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It’s 06:00am. It’s -8 degrees Celsius. I’m stood outside an unassuming building in a suburb of Innsbruck, Austria, wearing only shorts and t-shirt, waiting to begin a run through the darkness with 16 of the most impressive people I’ve ever met. This is Analog Astronaut selection.
Two months earlier, I was sat in front of my laptop in the library of Harris Manchester College, Oxford, UK when I read a call for applications to join the Austrian Space Forum (OeWF) Analog Astronaut class of 2019. I was aware of OeWF through my MSc programme from two years prior. However, I’d never considered I could be an Analog Astronaut. Thoughts raced through my mind of me strolling through a barren landscape, in some remote location, wearing their renowned Aouda.X Spacesuit as if I was on Mars. The next week became all about constructing the perfect application, then painfully pausing to ensure I meet the minimum age requirement of 25 before I submit it. Several weeks later a response arrives.
“Congratulations” it says. I have become one of the fortunate 30 candidates to proceed to the next round of selection. I am both elated and nervous. Two weeks later, I am awaking at 03:30am to catch an early Friday morning flight to Innsbruck to begin the selection process. I meet my fellow candidates in a local restaurant and imposter syndrome firmly settles in within minutes. These are both the coolest and most impressive people I have ever met in my lifetime, many of them undertaking activities that will no doubt change the future of human spaceflight in years to come. Oxford University admission interviews couldn’t hold a candle to the feeling of being out of ones depth. The ensuing weekend would include basic fitness tests, administrative interviews, psychological evaluations, a hand-eye coordination test, and a medical examination. As I flew home on the final day of selection, invigorated and motivated from a weekend of inspirational colleagues, I felt that if I were not to progress anymore, then I’d happily miss out against such an impressive cohort.
3 days later, 03:00pm passes by and no e-mail yet. 04:00pm. 05:00pm. My nerves grow. 06:00pm, my phones vibrates. The title “C-Selection Invitation”. I made it!!! I was down to the final 15 candidates and I couldn’t believe it. Fast forward to standing in the cold in my shorts and t-shirt, and I am glad to greet my fellow candidates as if they were old friends. The rigor of the selection process increases, the standards even higher, and less stones are unturned as every aspect of our abilities is investigated in even more depth. The fitness tests are more in depth, the medical tests more invasive, the technical tasks more complex and demanding. The competition more fierce.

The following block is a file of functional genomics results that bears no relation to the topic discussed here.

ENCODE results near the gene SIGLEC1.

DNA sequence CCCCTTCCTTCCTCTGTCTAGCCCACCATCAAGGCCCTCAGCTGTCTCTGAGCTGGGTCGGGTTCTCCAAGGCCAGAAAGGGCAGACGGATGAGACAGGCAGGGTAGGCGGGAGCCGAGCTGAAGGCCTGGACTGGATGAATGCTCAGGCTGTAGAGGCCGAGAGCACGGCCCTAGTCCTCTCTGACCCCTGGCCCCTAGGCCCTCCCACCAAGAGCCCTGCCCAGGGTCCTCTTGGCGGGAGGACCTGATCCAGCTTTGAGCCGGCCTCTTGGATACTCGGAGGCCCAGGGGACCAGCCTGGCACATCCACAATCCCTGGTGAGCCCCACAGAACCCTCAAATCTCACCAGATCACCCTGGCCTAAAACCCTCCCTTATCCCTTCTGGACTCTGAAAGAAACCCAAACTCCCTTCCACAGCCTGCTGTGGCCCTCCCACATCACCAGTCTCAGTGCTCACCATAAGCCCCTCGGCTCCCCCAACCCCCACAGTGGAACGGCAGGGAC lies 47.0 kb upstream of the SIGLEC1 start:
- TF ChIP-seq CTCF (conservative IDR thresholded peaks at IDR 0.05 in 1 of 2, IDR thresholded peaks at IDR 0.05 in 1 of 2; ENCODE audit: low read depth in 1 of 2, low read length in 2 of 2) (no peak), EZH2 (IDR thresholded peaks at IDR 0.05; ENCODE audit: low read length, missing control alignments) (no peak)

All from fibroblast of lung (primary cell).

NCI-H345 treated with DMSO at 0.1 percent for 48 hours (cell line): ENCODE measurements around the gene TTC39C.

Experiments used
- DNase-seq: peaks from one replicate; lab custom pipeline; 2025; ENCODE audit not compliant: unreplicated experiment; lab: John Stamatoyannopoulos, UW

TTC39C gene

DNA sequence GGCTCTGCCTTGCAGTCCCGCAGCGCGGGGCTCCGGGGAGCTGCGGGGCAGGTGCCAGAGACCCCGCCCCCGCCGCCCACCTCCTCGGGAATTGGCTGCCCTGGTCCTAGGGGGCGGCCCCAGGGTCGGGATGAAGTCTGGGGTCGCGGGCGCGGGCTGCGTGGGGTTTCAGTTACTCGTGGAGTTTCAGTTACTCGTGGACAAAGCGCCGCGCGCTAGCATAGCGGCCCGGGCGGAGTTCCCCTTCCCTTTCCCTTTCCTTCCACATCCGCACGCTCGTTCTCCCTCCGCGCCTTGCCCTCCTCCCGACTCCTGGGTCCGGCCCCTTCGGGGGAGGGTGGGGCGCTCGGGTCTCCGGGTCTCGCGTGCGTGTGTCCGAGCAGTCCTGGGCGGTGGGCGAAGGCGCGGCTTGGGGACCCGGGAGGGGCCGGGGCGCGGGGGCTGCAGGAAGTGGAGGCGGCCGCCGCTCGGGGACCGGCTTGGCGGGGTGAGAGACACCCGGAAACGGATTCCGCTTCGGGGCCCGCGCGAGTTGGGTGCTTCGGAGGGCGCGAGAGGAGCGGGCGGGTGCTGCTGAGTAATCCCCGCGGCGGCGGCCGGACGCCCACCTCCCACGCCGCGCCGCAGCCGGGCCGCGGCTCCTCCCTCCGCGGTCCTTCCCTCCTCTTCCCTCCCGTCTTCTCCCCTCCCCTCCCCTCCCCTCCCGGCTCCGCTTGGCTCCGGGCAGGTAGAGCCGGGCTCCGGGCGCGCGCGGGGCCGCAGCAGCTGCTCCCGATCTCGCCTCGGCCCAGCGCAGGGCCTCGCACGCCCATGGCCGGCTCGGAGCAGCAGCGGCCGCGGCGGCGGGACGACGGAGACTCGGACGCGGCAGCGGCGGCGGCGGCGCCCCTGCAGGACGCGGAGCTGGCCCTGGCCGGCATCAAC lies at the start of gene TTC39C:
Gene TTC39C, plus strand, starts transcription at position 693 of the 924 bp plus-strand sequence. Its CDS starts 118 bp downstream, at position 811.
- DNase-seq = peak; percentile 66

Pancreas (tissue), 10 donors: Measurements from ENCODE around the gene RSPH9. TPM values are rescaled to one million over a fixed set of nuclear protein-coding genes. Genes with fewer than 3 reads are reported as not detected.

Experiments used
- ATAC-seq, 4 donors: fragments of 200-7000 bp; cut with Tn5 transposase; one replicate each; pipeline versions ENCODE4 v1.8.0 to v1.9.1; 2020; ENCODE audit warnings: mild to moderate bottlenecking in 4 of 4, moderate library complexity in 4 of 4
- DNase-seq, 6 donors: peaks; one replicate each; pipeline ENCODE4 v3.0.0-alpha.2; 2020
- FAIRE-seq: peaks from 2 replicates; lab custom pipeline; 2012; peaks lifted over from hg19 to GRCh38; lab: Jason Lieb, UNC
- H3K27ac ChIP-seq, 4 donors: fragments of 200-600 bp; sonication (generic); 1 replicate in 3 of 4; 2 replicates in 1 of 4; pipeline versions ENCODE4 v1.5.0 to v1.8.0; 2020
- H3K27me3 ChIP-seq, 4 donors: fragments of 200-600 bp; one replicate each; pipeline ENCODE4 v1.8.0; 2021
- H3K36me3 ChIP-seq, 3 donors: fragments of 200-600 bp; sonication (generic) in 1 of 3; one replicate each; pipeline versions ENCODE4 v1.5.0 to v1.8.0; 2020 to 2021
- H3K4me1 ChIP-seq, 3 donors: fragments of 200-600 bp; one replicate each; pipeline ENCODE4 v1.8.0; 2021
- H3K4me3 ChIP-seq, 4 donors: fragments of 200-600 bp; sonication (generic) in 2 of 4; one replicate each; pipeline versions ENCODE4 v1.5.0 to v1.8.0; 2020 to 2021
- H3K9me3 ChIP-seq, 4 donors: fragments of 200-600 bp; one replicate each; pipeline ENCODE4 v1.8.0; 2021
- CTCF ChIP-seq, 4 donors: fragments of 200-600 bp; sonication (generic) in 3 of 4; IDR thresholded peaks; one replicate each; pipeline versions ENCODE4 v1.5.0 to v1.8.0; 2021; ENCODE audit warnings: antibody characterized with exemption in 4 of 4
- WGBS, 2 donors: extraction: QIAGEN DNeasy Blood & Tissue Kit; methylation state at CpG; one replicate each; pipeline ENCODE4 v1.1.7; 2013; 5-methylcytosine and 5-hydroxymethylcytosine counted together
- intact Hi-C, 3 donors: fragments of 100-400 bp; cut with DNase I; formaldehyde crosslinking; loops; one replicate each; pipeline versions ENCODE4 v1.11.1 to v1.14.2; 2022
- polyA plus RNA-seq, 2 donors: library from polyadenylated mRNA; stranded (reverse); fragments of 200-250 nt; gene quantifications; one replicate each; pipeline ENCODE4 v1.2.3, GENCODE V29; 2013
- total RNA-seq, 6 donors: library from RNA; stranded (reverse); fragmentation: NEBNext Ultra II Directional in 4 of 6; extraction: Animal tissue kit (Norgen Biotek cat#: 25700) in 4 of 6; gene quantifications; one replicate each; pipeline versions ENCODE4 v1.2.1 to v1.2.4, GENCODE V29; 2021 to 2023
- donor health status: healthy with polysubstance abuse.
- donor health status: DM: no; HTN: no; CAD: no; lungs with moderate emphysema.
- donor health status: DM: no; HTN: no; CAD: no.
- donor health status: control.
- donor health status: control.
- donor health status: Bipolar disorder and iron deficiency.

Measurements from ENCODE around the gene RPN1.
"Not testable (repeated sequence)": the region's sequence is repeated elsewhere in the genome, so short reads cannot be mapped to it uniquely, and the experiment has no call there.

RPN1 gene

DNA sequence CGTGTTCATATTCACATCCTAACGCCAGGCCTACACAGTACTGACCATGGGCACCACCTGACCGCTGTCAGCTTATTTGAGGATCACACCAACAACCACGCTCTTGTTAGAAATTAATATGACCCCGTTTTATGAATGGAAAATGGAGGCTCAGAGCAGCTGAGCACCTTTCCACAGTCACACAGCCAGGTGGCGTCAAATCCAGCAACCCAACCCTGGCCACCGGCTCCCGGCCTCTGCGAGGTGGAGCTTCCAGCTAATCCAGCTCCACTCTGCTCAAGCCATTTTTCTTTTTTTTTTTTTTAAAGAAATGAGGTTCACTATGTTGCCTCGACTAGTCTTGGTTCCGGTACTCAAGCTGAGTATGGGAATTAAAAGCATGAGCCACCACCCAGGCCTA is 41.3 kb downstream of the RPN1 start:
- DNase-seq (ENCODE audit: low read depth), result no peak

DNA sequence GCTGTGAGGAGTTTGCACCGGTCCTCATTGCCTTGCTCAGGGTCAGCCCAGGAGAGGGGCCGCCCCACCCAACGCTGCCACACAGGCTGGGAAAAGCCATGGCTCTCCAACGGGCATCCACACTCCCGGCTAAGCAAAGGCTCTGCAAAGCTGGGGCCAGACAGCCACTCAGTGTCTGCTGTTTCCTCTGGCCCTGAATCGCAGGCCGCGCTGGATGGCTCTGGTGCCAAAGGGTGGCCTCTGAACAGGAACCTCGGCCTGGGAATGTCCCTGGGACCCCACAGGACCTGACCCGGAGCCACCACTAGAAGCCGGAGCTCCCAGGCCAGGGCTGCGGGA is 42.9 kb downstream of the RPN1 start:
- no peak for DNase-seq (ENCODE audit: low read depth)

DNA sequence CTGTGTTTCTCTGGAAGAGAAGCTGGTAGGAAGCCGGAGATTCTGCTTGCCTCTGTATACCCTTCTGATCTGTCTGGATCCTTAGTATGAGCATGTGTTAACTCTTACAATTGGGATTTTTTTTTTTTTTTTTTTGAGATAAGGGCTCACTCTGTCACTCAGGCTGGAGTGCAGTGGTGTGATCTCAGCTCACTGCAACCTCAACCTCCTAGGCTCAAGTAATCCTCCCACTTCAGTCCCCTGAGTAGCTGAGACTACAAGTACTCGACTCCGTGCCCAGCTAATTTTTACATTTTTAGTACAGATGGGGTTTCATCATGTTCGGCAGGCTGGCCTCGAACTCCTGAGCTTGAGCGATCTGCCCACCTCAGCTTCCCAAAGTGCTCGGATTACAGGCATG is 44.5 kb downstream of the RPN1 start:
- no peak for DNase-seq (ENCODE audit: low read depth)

As I write these final lines my selection is complete. Unaware of how I have scored, I am both excited and scared. Two weeks are now all that stands between me and my result. I can only hope with every aspect of my being that I am selected to join the class of 6 Analog Astronauts, plus the 2 non-European candidates that will be joining us. Dreams of becoming a Mars pioneer cling to my every thought. The barren landscape calls me.
Author: Adam James Crellin
- 28.05.2019 - 30.05.2019: General Assembly European Astrobiology Institute
- 28.06.2019 - 30.06.2019: 4. OeWF Analog Mission Basic Training (AMBT)
- 16.07.2019 - 25.07.2019: Summer School Alpbach 2019
- 26.09.2019 - 27.09.2019: Deutsche Astrobiologie Gesellschaft - 4th annual workshop
- 04.11.2019 - 06.11.2019: European Mars Conference
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